Tiny house villages could soon be big—really big.
According to researchers at Kansas State University, tiny house villages are environmentally friendly, they promote a sense of community, they encourage healthy lifestyles and habits, and they’re a safe and affordable housing option for the masses. Forall of these reasons, the experts are hoping that tiny house villages will spread across the country in the near future, according to The Wichita Eagle.
Tiny homes, designated as abodes that clock in under 1,000 square feet, don’t make up much of the real estate market right now. As of 2015, only one percent of home buyers wanted to live in a so-called tiny home, according to the National Association of Realtors—but the Kansas State researchers think this may soon change.
“We think [living in a tiny village] does a few things for one’s health,” Julia Irwin, a researcher at the university, explained, “including creating a better sense of community, satisfying people’s basic needs for relationships, offering affordable housing options, and encouraging physical activity through community gardens and walking to urban establishments.”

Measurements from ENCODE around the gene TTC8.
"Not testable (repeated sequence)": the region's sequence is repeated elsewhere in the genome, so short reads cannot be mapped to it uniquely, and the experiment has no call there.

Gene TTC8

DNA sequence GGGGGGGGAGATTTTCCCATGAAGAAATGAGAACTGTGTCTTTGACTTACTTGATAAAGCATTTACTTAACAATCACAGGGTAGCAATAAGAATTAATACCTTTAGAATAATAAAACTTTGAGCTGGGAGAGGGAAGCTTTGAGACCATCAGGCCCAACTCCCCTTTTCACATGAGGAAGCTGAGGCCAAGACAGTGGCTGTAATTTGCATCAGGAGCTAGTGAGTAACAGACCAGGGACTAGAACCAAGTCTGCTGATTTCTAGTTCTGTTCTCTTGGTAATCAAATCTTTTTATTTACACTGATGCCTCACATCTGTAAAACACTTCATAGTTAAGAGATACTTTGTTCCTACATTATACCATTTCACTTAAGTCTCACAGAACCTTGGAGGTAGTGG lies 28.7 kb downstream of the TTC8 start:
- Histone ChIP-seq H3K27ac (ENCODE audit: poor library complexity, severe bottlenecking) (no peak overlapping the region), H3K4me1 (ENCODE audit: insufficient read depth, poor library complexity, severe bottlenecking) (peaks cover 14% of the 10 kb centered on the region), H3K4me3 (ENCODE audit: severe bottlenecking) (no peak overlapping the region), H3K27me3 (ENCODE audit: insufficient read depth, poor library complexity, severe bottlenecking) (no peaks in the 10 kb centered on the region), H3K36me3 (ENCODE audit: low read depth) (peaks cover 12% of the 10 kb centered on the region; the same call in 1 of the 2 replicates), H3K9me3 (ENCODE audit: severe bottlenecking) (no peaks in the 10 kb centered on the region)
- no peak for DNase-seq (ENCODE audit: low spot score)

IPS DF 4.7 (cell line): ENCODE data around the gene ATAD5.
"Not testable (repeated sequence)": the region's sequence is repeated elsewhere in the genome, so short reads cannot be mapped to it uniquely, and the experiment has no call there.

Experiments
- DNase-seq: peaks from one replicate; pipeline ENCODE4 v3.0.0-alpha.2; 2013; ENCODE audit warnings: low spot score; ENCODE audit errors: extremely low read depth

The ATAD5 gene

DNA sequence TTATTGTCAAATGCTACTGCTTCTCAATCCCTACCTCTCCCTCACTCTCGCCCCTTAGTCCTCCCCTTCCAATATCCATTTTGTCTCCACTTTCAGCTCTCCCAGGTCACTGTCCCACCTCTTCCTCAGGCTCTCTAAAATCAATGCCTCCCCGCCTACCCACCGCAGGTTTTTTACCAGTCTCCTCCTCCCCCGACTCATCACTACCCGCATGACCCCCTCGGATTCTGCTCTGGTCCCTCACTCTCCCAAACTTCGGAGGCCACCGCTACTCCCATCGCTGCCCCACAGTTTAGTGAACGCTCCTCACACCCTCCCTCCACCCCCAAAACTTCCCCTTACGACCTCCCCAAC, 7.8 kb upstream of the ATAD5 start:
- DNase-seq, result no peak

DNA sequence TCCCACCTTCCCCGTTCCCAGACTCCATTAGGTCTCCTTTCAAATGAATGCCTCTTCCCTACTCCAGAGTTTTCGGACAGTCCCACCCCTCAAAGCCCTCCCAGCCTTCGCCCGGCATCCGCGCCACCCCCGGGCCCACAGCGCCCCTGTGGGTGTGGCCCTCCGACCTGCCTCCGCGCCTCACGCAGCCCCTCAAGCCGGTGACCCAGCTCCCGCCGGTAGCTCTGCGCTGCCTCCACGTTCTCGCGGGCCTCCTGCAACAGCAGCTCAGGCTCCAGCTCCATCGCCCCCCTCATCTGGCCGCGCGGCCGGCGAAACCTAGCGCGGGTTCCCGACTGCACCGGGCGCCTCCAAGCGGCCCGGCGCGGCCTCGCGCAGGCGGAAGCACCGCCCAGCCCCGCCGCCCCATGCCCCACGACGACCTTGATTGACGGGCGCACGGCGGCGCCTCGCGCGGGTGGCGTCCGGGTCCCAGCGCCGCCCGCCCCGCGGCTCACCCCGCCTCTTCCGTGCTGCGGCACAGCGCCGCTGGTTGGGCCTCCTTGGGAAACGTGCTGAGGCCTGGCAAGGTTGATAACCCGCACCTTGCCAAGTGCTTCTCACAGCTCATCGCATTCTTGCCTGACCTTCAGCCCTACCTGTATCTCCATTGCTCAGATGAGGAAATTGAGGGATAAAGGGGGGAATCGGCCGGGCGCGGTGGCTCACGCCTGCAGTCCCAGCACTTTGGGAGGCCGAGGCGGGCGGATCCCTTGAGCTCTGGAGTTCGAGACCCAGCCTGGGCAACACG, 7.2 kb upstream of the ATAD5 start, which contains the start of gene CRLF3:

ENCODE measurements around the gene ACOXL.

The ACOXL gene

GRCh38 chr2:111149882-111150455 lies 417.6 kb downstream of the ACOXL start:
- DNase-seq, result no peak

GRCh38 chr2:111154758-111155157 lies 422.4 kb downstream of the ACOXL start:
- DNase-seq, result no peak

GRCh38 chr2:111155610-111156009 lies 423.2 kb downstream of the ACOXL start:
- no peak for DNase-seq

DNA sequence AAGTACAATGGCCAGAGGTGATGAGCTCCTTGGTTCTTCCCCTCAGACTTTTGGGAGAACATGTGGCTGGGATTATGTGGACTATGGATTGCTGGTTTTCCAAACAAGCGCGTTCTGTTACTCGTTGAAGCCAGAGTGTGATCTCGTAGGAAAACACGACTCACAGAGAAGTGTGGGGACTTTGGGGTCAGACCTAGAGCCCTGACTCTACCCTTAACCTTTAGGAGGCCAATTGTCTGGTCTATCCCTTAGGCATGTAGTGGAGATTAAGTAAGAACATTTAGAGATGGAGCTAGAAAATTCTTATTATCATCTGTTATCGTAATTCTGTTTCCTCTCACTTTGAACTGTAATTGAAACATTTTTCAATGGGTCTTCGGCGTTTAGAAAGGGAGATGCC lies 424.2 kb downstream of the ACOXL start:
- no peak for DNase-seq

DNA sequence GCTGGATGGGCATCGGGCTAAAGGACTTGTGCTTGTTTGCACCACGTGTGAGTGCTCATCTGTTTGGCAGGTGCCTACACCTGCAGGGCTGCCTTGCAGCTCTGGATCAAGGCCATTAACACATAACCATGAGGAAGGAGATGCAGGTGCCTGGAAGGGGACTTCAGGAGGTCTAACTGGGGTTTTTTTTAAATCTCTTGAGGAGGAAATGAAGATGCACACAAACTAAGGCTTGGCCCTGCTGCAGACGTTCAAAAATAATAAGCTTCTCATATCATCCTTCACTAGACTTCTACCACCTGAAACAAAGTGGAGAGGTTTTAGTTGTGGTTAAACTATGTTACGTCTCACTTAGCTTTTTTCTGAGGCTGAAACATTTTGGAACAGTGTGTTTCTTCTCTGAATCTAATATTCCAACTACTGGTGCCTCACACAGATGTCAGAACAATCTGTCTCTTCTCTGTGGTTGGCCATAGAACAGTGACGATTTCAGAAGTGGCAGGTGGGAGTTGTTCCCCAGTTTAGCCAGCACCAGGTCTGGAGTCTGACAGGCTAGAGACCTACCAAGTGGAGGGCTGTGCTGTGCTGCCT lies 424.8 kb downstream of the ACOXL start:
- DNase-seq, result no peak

Clearly, there are a lot of benefits to living tiny, however zoning laws across the country have often hindered the growth of tiny house communities. The guidelines set in many areas discourage small houses—mainly mobile homes—because, among other reasons, they can be seen by neighbors as “low class.” But, experts believe that the growing passion many have for these teeny properties will improve the way people perceive them.
“Tiny houses have a different connotation to them; they are typically seen as a middle or upper-middle-class housing structure,” said Irwin. The researchers plan to study specific tiny villages in order to figure out how they can harness the trend and use it to provide affordable housing options to those that need it. So the next time a new housing development gets underway in your neighborhood, it may not be packed with modern McMansions, but rather with a tribe of tiny houses.